Real Detroit Tigers, real joy at fantasy camp for kids
Miracle League of Michigan hosted a baseball clinic as Detroit Tigers players James McCann, Blaine Hardy, and Andrew Romine were on hand for the Southfield event.
If you were going to give out an MVP award for the Baseball Fantasy Camp for Kids Saturday, the winner might well have been a former special education teacher from Texas who’s in Detroit because that’s where her husband plays baseball.
The trophy might have gone to one of the three Detroit Tigers who showed up smiling at the Easterseals Miracle League of Michigan ballpark in Southfield, spent 90 minutes or so with 50 special needs ballplayers, and left smiling even wider.
It might have gone to June Wilgus of Madison Heights, a 96-year-old volunteer who danced as she pushed a player in a wheelchair.
Or maybe this was a case where a participation trophy was a splendid thing, and everyone on the premises truly earned one.
To introduce the key players, the Miracle League is a baseball program that provides a literal level playing field for people with physical or mental challenges that would otherwise keep them on the bench. It started with 40 children in 2004 and now has 400 people on the roster, some of whom have never left and are now adults, cavorting on a special cushioned synthetic diamond that looks like the real thing.
Fantasy Camp for Kids is a national program overseen by a guy from Denver who runs a company that makes fruit processing equipment. Everyone likes fruit, but heavy machinery doesn’t make children giddy the way a personalized Tigers uniform does.
“There’s a connection with baseball and special needs kids,” said Jeremy Flug, who came up with the idea at a fantasy camp for grownups and now has 12 major league teams involved.
With baseball, he said, everything is obvious and orderly: The kids know they need to hit the ball, and the basepaths tell them where to run, walk or roll. In the field, if a ball comes along, they know to pick it up.
Skill levels Saturday were as varied as the ailments, disorders and modes of transportation: wheelchair, walker, gym shoes. Some of the players were Miracle Leaguers and some were from outstate.
Some of them knew they were cavorting with actual major leaguers — catcher James McCann, pitcher Blaine Hardy and jack-of-all-positions Andrew Romine. Others just knew there were blue and orange balloons, a boistrous crowd and Paws the mascot, which was good enough.
Gavin Lumetta of Clarkston, looking authentic in a personalized Tigers uniform like all of the campers, doesn’t speak fluent baseball. But he told his dad on the way to the event that he was going to belt a home run, and he even knew what he was going to say: “It’s outta here!”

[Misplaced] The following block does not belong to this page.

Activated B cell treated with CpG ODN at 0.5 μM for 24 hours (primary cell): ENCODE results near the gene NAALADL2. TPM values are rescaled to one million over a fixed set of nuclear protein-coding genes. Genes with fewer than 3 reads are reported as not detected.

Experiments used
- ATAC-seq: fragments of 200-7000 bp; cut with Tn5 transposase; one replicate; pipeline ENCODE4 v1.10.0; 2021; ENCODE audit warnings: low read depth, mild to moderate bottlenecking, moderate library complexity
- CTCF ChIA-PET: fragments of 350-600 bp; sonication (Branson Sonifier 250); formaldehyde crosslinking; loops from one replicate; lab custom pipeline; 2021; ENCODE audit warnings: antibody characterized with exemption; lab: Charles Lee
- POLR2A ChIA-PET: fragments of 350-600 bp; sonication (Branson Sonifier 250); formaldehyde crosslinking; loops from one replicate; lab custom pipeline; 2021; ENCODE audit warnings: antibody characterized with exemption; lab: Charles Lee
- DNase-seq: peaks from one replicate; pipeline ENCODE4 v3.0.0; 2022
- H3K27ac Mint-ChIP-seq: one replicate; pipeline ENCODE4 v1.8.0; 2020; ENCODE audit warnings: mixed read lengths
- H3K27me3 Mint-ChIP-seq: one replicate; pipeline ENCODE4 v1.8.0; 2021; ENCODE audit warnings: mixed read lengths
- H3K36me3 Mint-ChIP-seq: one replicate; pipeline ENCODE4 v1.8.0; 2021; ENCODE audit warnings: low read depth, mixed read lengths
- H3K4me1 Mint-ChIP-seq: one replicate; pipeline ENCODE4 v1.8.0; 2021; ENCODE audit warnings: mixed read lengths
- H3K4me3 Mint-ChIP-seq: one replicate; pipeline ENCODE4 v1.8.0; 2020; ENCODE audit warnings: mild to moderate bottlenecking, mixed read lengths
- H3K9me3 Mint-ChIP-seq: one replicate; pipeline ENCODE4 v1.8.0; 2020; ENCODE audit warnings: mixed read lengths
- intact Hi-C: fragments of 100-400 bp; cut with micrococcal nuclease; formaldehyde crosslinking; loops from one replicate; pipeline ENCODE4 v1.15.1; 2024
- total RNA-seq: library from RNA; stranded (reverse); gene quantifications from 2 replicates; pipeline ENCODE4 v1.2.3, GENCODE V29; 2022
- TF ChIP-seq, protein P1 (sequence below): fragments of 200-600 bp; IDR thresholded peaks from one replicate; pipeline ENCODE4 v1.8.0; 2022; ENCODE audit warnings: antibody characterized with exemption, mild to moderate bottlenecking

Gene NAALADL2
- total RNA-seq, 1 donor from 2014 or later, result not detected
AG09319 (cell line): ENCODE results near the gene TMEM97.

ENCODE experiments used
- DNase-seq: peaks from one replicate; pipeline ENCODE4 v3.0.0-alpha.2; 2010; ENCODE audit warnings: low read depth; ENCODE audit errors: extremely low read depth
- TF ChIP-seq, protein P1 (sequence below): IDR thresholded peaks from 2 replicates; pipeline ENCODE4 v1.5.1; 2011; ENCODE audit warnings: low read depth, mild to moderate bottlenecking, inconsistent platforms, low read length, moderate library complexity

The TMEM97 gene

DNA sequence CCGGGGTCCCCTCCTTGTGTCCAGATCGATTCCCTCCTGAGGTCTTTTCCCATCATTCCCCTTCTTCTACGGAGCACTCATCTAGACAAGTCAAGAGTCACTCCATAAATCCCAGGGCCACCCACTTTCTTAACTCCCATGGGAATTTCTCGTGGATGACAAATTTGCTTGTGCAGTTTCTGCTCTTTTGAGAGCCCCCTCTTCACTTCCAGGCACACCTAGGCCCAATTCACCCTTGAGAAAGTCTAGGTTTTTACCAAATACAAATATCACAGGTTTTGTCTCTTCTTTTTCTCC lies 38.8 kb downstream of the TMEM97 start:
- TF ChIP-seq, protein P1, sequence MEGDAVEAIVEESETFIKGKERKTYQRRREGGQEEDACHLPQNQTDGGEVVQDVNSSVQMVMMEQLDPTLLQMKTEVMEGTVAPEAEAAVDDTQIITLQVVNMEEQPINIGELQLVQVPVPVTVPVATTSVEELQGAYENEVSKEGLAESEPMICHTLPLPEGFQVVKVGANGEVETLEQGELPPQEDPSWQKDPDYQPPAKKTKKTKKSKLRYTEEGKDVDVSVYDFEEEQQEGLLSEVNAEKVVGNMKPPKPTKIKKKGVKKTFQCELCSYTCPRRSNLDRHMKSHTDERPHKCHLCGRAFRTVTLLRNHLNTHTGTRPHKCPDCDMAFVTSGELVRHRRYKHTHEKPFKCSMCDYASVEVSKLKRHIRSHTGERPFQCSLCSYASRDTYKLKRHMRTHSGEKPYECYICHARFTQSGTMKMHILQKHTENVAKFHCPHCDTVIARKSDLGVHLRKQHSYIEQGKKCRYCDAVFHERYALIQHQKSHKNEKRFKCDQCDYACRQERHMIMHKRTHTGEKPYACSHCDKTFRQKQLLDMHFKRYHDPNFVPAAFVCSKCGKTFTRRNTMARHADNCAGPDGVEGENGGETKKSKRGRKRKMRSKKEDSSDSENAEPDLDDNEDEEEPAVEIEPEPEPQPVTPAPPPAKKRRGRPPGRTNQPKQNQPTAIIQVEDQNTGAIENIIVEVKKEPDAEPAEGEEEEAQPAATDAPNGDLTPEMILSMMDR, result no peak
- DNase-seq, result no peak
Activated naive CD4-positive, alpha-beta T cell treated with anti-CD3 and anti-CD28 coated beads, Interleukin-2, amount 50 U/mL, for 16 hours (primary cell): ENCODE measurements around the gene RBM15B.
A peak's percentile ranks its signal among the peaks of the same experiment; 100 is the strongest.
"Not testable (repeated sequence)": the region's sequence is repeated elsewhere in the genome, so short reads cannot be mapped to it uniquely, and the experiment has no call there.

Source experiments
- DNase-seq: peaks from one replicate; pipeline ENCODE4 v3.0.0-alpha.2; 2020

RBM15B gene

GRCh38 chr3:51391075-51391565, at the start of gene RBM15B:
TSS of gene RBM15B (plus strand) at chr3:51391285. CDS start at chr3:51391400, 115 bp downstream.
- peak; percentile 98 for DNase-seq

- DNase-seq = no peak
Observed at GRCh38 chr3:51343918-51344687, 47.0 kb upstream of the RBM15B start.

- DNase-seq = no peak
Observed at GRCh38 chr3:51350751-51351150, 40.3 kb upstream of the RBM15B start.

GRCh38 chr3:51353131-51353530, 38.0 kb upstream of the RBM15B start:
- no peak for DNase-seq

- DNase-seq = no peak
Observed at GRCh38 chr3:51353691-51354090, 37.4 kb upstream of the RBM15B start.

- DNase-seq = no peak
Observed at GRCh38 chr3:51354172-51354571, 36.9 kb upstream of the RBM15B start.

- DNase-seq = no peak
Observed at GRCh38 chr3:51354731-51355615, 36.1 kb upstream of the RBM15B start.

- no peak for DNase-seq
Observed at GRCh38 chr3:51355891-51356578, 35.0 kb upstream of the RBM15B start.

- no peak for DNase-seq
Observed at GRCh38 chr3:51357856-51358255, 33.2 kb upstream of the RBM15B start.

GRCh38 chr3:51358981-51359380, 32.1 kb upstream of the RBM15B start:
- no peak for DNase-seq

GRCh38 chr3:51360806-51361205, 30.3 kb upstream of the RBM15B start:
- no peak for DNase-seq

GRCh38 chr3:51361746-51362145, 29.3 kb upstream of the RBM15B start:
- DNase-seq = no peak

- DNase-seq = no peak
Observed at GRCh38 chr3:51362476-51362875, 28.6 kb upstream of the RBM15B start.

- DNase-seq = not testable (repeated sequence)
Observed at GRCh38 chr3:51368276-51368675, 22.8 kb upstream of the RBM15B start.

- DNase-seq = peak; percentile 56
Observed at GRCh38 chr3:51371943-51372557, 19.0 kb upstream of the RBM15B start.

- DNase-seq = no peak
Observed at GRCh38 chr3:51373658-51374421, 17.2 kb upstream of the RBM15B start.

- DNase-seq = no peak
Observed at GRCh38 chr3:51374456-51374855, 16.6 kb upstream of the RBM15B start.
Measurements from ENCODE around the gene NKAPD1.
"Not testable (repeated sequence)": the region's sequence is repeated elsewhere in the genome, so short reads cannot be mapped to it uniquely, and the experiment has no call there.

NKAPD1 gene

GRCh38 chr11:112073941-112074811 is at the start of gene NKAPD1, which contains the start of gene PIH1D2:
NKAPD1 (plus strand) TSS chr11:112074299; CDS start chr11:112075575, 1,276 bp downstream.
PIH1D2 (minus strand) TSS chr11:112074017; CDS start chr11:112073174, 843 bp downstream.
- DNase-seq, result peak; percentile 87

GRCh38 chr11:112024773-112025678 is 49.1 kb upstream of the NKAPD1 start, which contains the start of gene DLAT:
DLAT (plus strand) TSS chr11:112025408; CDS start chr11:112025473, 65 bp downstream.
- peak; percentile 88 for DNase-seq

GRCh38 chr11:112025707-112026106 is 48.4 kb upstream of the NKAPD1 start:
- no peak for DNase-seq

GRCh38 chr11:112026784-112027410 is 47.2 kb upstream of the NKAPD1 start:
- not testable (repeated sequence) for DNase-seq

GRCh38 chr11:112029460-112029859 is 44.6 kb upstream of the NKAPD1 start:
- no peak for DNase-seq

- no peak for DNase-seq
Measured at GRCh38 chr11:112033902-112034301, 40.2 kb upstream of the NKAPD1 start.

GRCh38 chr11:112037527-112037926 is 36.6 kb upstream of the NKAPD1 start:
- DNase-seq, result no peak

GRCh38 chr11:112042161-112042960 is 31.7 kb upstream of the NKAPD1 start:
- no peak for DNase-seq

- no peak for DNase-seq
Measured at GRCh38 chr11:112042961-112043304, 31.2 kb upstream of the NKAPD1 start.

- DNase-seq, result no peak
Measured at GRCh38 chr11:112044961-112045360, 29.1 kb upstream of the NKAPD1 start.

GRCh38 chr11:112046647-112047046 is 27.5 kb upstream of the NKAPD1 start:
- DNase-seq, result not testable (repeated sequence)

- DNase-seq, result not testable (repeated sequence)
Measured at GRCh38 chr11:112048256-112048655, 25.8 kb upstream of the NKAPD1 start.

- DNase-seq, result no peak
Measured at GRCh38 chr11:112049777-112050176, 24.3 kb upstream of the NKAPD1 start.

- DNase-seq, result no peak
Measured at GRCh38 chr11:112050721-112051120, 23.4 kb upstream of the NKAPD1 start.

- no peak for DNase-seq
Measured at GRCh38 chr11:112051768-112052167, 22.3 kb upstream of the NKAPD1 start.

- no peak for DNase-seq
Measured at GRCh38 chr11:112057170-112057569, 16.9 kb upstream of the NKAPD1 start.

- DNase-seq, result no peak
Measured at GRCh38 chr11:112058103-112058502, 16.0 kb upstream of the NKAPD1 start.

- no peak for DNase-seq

Gavin, 12, has a genetic disease so rare than only 25 other people on the planet are known to share it. He has cognitive issues, says Matt Lumetta, 43, along with epilepsy. He didn’t quite notch his home run, but with McCann lobbing pitches underhand, he hit a hard grounder toward the second baseman and that was also good enough.
Up the right field line, Kristin Wilson was helping a young man figure out which hand to put his glove on. She taught special ed in Texas before three children and the nomadic career of her husband, pitcher Alex Wilson, took her out of the classroom.
Wilson and Hardy were helping campers play catch. Along the left field line, Romine had another cluster rolling cushioned baseballs to one another.
“The first thing you gotta do is get your feet set,” Romine said. “If you’re sitting down, you’re already taken care of.”
Romine was back for his third camp. “Watching these kids reminds us of when we were kids,” he said, back when the game was a passion and the major leagues were a dream.
The camp was the sixth to be run and bankrolled by the Detroit Tigers Foundation. For Sam Abrams, the Tigers’ manager of youth and sports programs and player relations, “it’s the best day I have all year.”
Abrams’ 11-year-old, Zoie, has Down syndrome. She played in the Miracle League and he coached for a few years before Zoie sharpened her focus to dance and swimming.
“It’s all about the cognitive level,” he said. He once had a first baseman who turned an unassisted double play and was irate because the runners, with the league’s T-ball-inspired rules, were allowed to advance anyway. Less skilled but no less joyous, a player Saturday who couldn’t stop bobbing from the waist chanted “Ball! Ball!” as he tried to lob throws into the immobile glove of a girl in a wheelchair.
After the final batter Saturday whiffed on McCann’s first two pitches, help came from the bullpen. Romine stepped in, and the 6-foot-2 Hardy leaned over young Dakota Tomac and put a hand on the barrel of the bat.
With Hardy’s assistance, Dakota hit a bouncer to the left side and began to circle the bases. He fell two-thirds of the way to first, and McCann hoisted him to his feet. He fell again rounding third and then, feet splayed, within sliding distance of home plate.
McCann picked him up again. Dakota toppled once more, landing on his side. McCann hefted him upright and guided him toward home, easing off just enough for Dakota to touch the base on his own. Paws lifted him high in celebration, and Dakota punched a triumphant fist into the air.
The crowd roared, Dakota beamed — and eveybody won.